A 36-year-old male is involved in a motorbike accident while travelling at 60km/hr.
He is intubated on scene by the retrieval team for decreased GCS.
He has extensive injuries involving this head, thorax, abdomen and long bones.
We will focus on his abdomen.
Describe and interpret the CT images
The spleen has multiple deep lacerations with injury extending into the hilum of the spleen with devascularisation of nearly 50 % of the parenchyma.
There is free fluid of high density seen in the abdomen (surrounding both the liver and the spleen).
In this context, this fluid is consistent with haemoperitoneum.
There is also a haematoma in the greater omentum.
Grade 4 Splenic injury
The spleen is an extremely vascular organ, as a result, injury can lead to large volume intra-abdominal haemorrhage, which can rapidly cause haemorrhagic shock.
On this CT we see blood surrounding not only the spleen, but also the liver, and yet, there was no injury to the liver.
This is a reminder of why Morison’s pouch (the pouch of Rutherford Morison) in the right upper quadrant, being the most dependent area, is the most sensitive area for identifying free fluid on EFAST scan.
This patient required urgent resuscitation and splenectomy. In the first 24 hours following injury he received 18 units PRBC, 9 units FFP, 15 units cryoprecipitate, 1 unit of platelets, TXA 2g and calcium chloride 20mmol.
Splenic injuries are graded 1 to 5, with 5 being the most severe.
Note – in this case: to technically call it a shattered spleen/grade 5 splenic injury in the latest 2018 revision of AAST grading, they mention active bleed extending from spleen into peritoneum or complete devascularisation od spleen. Active bleed is not demonstrated in the images as arterial blush or extravasation into peritoneum, so we would call it grade 4 splenic injury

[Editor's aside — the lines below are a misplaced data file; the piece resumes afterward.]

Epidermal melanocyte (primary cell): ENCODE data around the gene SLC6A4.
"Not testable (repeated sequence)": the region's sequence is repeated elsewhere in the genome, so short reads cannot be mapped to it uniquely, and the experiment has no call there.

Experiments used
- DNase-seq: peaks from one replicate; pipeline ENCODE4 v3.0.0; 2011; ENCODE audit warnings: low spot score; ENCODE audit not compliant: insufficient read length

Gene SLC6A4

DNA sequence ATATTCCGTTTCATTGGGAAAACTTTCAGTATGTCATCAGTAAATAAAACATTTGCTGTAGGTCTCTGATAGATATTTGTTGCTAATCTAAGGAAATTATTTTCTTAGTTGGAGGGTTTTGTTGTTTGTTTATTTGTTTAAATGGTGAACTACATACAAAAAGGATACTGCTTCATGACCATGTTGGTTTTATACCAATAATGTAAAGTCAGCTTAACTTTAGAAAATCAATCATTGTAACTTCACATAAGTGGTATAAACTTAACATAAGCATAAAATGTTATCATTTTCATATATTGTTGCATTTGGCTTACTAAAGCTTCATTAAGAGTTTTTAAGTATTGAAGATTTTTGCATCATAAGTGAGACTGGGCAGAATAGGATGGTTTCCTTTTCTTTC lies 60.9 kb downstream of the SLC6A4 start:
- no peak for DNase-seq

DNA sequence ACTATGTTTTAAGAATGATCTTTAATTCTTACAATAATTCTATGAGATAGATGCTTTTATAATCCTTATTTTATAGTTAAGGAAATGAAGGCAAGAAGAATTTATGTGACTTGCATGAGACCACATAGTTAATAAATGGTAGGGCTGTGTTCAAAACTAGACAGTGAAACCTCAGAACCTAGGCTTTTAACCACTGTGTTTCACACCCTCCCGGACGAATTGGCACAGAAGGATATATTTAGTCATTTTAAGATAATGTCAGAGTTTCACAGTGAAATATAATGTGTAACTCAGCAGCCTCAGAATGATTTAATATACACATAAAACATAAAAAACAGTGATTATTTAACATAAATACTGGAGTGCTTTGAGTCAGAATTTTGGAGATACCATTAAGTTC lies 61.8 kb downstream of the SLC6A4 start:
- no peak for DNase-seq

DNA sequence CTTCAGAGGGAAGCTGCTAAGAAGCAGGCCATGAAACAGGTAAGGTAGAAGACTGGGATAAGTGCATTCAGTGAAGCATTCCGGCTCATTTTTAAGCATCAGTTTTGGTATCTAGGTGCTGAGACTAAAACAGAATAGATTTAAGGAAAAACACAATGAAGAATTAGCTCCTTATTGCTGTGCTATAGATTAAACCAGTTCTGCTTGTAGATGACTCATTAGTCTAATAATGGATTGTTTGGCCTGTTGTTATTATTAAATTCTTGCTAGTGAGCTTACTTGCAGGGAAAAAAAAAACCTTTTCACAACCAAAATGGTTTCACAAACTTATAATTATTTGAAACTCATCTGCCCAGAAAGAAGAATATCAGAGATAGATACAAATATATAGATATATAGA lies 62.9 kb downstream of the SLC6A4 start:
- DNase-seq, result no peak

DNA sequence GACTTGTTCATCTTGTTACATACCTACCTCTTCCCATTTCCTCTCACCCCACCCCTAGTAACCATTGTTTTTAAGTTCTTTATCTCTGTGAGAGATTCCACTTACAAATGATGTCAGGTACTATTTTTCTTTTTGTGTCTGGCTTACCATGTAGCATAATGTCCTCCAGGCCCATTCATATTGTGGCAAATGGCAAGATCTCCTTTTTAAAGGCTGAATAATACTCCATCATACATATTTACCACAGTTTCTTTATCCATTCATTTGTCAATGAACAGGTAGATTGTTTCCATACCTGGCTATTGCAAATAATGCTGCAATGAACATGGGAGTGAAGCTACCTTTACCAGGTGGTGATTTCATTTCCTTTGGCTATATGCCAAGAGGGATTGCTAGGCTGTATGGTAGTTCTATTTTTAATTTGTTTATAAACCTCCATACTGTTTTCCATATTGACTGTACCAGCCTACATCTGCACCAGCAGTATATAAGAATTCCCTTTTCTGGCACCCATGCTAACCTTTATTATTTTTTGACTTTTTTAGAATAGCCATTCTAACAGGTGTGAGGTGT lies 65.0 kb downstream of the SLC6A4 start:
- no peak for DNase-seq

One year later this patient has a CT abdomen for an unrelated reason.
What do we see if we look at the left upper quadrant?
This is a small amount of residual splenic parenchyma. This is not an uncommon finding following splenectomy in trauma. In this case the residual splenic tissue remains in the left upper quadrant. However, at the time of damage control surgery, it is possible for the splenic tissue to seed elsewhere within the abdomen and even within the thoracic cavity.
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Emergency Medicine Education Fellow at Liverpool Hospital NSW. MBBS (Hons) Monash University. Interests in indigenous health and medical education. When not in the emergency department, can most likely be found running up some mountain training for the next ultramarathon.
Sydney-based Emergency Physician (MBBS, FACEM) working at Liverpool Hospital. Passionate about education, trainees and travel. Special interests include radiology, orthopaedics and trauma. Creator of the Sydney Emergency XRay interpretation day (SEXI).